I tried their index system but quickly gave up: I just don't have enough pages about particular themes for it to be worthwhile. I might try and use this technique instead, that I learned about through @LibGoddess and @alkegw. It's simple and elegant. But for now, I use bookmarks made of masking tape. It's pretty and I don't have to number all of the pages anymore.

Masking tape bookmarks in one of my last notebooks.
The monthly calendar is not that useful to me either, since I'd rather use my Google Calendar and other paper stuff, but I really like the idea of the monthly to-do list, in order to highlight the big projects coming up.

Calendar and to-do list for August.
So one of the only things I've really kept is the "Bullet List" technique of the Bullet Journal. You do circles for meetings, squares for to-do items and sub-lists when there are several things to accomplish for one single project. I used to add colours by theme (Chartership stuff in light blue, training sessions in green...) but now I use colours to highlight urgent stuff instead (see below). And I use different types of pens to distinguish my professional lists (in felt pen) from my personal lists (in ball point).

My To-Do Lists from last week.

Finally, to decide on the priority level of tasks in my list, I use this technique: the idea is, instead of doing the easiest or least unpleasant first, to go through your to-do list by following this model:

To adapt this model to your own job, replace "training" by your main mission.
I do first things that would go in the area #1: those who will have the most impact on my training with minimal effort. Then I go to area #2 (high impact but lots of effort), #3 (low impact and low effort: those are often the most amusing tasks) and finally #4 (low impact, lots of effort).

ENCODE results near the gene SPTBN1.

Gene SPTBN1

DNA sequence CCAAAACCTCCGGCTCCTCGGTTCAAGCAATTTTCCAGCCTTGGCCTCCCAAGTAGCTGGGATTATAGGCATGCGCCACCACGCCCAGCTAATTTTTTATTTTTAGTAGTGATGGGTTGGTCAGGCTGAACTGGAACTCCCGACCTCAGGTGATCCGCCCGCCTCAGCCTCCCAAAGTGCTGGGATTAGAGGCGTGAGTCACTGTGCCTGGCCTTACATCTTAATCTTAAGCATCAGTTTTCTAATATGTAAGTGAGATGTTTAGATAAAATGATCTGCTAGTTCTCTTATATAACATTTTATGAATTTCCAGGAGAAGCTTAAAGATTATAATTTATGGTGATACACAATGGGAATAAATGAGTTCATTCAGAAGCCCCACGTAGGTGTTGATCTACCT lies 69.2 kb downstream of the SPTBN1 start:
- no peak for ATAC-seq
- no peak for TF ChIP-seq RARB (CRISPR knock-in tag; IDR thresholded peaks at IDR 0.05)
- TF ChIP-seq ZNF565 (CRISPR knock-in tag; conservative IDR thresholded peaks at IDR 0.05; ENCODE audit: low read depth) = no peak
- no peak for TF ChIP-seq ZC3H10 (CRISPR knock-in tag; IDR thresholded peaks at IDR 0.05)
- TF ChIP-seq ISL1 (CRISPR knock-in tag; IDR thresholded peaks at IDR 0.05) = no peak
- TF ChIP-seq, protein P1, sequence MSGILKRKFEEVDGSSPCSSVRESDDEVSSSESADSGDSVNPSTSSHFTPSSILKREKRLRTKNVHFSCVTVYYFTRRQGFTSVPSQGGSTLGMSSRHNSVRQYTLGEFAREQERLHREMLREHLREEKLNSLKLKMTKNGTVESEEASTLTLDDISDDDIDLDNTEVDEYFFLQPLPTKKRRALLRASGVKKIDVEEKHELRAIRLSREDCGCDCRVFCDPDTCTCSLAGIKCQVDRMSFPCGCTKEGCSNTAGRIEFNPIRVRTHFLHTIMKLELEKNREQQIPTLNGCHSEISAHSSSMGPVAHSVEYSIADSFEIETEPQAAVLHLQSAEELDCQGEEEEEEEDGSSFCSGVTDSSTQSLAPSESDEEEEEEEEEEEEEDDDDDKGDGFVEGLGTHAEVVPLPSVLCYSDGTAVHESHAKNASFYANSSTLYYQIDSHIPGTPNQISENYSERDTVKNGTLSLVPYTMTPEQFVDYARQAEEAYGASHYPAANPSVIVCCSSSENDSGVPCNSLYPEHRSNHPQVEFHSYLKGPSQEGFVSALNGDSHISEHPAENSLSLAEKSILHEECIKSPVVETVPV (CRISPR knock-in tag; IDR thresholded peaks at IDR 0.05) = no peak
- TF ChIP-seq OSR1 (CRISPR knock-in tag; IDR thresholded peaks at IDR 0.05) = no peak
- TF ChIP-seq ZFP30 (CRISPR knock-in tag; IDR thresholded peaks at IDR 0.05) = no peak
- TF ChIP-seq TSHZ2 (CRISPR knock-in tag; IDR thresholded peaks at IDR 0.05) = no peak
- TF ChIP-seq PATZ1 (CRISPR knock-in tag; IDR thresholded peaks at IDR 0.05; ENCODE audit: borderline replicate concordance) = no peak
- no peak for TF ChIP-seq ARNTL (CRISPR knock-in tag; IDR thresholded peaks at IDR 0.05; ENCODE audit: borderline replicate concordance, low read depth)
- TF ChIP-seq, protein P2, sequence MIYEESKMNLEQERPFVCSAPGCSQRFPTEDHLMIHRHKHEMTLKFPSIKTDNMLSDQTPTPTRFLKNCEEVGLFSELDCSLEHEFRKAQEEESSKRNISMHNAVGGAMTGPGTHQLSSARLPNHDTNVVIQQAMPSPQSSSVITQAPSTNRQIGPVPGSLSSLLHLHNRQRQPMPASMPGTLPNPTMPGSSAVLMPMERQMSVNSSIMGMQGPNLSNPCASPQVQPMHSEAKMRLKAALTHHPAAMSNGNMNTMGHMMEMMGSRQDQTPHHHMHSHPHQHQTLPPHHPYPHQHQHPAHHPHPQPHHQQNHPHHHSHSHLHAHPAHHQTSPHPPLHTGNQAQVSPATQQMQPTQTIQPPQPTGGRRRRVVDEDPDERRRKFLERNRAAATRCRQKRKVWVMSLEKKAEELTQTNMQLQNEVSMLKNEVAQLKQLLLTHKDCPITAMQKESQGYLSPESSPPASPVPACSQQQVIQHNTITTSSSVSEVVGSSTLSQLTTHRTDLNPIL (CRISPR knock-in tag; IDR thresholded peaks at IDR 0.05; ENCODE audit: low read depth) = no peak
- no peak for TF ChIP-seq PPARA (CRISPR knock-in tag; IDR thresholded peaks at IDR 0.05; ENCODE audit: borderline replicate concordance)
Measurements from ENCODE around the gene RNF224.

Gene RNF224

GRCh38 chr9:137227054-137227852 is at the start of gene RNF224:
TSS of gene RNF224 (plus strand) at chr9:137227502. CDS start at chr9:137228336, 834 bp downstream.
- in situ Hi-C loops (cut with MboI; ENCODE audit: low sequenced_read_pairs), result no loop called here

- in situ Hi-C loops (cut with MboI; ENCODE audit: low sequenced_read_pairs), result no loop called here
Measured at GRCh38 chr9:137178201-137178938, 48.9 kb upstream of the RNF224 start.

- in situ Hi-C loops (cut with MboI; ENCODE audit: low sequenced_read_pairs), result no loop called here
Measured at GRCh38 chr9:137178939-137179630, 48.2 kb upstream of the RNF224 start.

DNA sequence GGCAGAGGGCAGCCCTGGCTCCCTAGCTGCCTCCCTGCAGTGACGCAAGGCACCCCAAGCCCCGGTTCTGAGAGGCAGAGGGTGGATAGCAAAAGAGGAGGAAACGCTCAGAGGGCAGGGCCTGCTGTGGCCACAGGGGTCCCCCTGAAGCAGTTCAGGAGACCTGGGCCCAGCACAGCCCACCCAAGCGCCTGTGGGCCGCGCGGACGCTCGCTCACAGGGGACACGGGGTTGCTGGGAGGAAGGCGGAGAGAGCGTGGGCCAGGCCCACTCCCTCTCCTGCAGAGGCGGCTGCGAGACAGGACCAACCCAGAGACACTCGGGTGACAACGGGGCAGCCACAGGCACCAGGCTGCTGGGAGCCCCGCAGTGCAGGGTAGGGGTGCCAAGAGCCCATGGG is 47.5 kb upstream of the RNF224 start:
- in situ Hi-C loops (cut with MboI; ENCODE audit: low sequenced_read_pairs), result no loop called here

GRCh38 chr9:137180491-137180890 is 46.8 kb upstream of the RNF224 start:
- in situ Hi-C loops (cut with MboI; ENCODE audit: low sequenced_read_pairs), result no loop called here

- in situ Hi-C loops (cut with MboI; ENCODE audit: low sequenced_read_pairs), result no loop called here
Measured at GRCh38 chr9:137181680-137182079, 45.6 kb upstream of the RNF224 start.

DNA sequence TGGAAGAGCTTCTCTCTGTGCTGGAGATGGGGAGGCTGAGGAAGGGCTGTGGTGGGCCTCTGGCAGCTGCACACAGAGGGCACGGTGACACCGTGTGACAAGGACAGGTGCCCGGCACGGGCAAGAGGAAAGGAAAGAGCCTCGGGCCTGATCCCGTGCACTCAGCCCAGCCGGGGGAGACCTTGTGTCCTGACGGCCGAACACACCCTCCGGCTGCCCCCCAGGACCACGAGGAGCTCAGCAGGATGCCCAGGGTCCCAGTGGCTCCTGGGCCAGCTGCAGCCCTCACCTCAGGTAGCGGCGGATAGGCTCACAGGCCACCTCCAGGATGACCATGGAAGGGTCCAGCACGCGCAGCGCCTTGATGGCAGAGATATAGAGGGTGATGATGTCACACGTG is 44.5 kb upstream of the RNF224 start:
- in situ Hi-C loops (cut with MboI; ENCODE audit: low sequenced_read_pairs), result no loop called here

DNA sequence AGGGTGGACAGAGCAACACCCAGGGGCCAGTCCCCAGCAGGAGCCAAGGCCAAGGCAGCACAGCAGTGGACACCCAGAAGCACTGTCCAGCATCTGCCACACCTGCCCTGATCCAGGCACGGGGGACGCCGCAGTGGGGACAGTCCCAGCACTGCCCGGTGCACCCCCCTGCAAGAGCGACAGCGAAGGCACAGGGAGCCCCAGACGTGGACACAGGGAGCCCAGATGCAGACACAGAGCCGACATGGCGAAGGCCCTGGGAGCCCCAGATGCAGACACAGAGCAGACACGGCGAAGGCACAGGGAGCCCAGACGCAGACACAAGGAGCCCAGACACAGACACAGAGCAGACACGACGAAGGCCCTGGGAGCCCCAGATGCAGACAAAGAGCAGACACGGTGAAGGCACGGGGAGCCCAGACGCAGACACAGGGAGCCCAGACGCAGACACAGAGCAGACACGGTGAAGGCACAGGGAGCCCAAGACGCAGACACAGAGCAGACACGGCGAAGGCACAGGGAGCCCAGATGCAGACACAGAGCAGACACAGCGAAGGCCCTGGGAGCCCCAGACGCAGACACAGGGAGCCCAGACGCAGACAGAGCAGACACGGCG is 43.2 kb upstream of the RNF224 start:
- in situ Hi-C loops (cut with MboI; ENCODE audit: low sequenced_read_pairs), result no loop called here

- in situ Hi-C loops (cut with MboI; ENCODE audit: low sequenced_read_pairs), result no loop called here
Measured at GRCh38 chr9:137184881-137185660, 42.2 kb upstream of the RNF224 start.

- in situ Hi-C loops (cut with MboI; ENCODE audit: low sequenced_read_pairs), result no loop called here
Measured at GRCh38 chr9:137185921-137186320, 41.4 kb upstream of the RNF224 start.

Sometimes, I highlight my priority tasks with little stars in front of the bullet. Just because. And sometimes, I do low importance tasks before higher impact ones, because I'm just human and nobody's perfect. And it's much funnier to update the library's Twitter rather than running after unwilling tutors who don't want their students to be trained on EndNote.

The right journal

Last, I wanted to say a few words about choosing the right journal. I began with Moleskines, which are beautiful and practical but so damn expensive. So I moved up to random ugly notebooks that I found for free. But ugly doesn't do it for me. I want beautiful objects to write in. Beautiful and cheap. So, when my relatives aren't giving me beautiful journals (like the one at the top of this post), I try to diy my precious notebooks. I just buy a £2 notebook from Sainsbury or wherever and I cover it with beautiful paper from Paperchase and lots of glue.

One of my latest journals, hand covered an all pretty!
I'll keep doing it for my next journals except that I think that I'm going to move to 100 pages notebooks (instead of 200) so as to make my handbag a little lighter...